Tips for Feeling at Home In the Gym

Gyms can be intimidating for the newly-christened strength trainer. So many machines, so many types of weight exercises, and lots of buff dudes walking around who seem to know exactly what they’re doing.

I’ve spent most of my life avoiding them one way or the other. I was only a halfhearted participant in physical education in high school, and I didn’t play any high school sports. While I’ve become athletic through running in the past couple of years, I’ve still only had a small exposure to strength training – and then usually in uncrowded apartment gyms.

Large establishments (mine is LA Fitness) certainly add the pressure. But only a couple weeks in to serious gym attendance, I’m already feeling pretty at home. Here are some tips:

Go at a slower time. You’ve got to be in a good headspace. If performance in front of a ton of people is going to a problem, go at a time when most people are not at the gym. I’ve been going in at 10 AM, and while there are people around, I don’t usually have to wait to use equipment, or feel rushed because someone else is waiting.

Watch and learn (and ask). Don’t know how to work with a particular machine? Need ideas on bodyweight exercises? Keep your eyes open. Watch the experienced guys in the gym to get ideas on new ways to work your body out. And don’t be afraid to ask questions: these guys may be more pro than you, but they’re not unfriendly.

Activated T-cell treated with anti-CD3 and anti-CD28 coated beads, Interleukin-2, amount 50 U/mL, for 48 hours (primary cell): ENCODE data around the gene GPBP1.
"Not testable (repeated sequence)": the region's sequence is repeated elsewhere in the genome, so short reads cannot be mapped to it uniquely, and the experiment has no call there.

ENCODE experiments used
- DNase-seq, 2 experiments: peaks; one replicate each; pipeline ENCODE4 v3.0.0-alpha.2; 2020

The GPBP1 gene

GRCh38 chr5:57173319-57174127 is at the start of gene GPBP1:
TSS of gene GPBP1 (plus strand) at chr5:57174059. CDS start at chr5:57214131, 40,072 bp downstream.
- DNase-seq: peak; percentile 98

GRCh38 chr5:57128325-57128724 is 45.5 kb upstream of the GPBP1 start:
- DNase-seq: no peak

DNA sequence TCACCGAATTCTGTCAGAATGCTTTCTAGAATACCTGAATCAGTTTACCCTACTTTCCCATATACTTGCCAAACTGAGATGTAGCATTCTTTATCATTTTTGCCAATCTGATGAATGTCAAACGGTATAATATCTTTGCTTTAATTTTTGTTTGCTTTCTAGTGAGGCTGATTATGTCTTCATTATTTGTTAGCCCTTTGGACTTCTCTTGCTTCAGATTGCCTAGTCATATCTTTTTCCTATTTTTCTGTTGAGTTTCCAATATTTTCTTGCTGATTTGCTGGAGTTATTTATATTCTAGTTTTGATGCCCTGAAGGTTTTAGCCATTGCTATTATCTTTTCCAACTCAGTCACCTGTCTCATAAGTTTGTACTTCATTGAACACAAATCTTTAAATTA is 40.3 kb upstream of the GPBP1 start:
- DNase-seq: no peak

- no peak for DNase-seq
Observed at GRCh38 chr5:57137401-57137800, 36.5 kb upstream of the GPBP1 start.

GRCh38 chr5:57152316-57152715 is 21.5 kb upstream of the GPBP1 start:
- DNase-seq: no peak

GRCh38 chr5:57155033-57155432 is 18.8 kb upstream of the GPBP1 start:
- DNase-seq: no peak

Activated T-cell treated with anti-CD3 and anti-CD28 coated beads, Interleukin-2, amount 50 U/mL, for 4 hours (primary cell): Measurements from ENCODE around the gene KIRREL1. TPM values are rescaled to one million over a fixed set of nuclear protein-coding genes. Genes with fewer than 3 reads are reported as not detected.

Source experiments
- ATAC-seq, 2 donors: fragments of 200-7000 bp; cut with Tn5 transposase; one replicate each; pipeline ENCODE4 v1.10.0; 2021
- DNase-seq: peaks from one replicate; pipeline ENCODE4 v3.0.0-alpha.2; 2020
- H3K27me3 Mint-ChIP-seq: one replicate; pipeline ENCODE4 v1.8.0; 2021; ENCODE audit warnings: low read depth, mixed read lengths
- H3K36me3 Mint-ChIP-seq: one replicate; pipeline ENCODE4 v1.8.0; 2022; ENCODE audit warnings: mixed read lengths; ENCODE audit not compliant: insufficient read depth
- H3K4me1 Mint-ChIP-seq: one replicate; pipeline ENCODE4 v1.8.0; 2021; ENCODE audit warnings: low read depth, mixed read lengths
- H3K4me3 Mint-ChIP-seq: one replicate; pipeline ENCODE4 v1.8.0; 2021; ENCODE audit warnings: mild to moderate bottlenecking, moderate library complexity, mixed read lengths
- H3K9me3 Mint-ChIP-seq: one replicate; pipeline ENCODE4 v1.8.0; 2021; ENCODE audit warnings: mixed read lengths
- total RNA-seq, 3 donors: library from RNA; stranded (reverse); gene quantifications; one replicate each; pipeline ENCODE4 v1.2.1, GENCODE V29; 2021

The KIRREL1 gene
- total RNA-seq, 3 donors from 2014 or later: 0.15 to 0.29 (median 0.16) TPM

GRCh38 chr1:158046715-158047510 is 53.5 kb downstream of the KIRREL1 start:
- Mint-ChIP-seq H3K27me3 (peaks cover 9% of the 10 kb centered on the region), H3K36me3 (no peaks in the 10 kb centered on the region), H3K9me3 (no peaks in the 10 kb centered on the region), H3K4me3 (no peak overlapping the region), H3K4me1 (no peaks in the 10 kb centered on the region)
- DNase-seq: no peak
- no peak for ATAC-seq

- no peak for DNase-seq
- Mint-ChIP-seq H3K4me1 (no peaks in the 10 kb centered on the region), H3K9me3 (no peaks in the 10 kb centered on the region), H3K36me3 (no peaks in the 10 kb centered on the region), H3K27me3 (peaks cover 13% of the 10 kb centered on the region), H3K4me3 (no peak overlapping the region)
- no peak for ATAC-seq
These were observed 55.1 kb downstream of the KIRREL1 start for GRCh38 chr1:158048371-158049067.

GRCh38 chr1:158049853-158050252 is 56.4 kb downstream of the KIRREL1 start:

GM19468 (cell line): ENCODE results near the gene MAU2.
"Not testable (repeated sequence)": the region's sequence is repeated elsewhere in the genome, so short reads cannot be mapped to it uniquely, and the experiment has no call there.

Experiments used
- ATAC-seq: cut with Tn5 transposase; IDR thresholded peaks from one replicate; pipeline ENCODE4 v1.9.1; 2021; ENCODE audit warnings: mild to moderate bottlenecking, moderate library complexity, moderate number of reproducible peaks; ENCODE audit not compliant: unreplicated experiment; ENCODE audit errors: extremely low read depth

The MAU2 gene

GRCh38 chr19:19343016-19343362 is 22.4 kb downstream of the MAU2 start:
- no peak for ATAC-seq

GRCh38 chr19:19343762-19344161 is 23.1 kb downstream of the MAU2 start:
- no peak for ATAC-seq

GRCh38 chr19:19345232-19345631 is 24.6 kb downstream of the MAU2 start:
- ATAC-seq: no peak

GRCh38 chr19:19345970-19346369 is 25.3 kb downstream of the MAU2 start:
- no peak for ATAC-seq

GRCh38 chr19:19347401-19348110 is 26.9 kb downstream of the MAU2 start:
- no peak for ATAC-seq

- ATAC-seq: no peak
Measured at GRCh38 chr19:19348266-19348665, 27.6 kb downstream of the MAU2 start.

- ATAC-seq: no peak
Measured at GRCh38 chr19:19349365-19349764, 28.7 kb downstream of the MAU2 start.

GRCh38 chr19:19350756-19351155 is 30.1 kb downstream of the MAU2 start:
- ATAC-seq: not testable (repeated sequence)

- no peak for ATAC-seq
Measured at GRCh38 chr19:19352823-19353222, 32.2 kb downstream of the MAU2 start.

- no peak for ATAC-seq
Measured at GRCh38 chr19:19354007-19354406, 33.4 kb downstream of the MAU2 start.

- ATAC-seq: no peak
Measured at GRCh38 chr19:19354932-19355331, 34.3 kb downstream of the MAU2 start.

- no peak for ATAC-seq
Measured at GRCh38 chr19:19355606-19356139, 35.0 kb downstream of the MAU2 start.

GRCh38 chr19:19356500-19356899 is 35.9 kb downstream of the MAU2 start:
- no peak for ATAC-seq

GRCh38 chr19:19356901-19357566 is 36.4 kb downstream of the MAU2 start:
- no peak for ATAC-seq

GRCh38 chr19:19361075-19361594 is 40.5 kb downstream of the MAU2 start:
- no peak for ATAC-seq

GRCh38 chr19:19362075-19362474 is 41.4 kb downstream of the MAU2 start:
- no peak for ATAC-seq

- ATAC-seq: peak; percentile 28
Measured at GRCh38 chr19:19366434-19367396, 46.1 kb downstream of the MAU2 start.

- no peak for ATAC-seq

Experiment. Try a bunch of things. Use the dumbbells, use the barbells, use the machines. Familiarize yourself with the range of possible exercises, and in so doing, you’ll learn some first principles about weight management. Many machines come with instructions, many barbell exercises are well documented online, and dumbbells offer a nearly infinite number of exercises. The many machines and stations in the gym won’t intimidate you as much once you know some of them first-hand.

Use deductive logic. When you get down to it, strengthening muscle is not that complicated. Pay attention to how certain movements feel on different parts of your body. As you observe and practice, you’ll start seeing the logical connections between certain types of weighted movements and strain/exercise on different muscles. From there you can start to mix things up.

Start documenting a routine of exercises. Ideally, you can go into the gym with a workout plan already in mind. If you don’t, at least take notes on the exercises you try. This will give you something to reference on your next visit.

I’m already coming to really enjoy my gym visits. The pop music may be a bit annoying, but working hard alongside other dudes is a good feeling. I hope you’ll get some of it yourself.

Photo by Jelmer Assink on Unsplash

James Walpole

James Walpole is a writer, startup marketer, and perpetual apprentice. You're reading his blog right now, and he really appreciates it. Don't let it go to his head, though.

Leave a Reply

This site uses Akismet to reduce spam. Learn how your comment data is processed.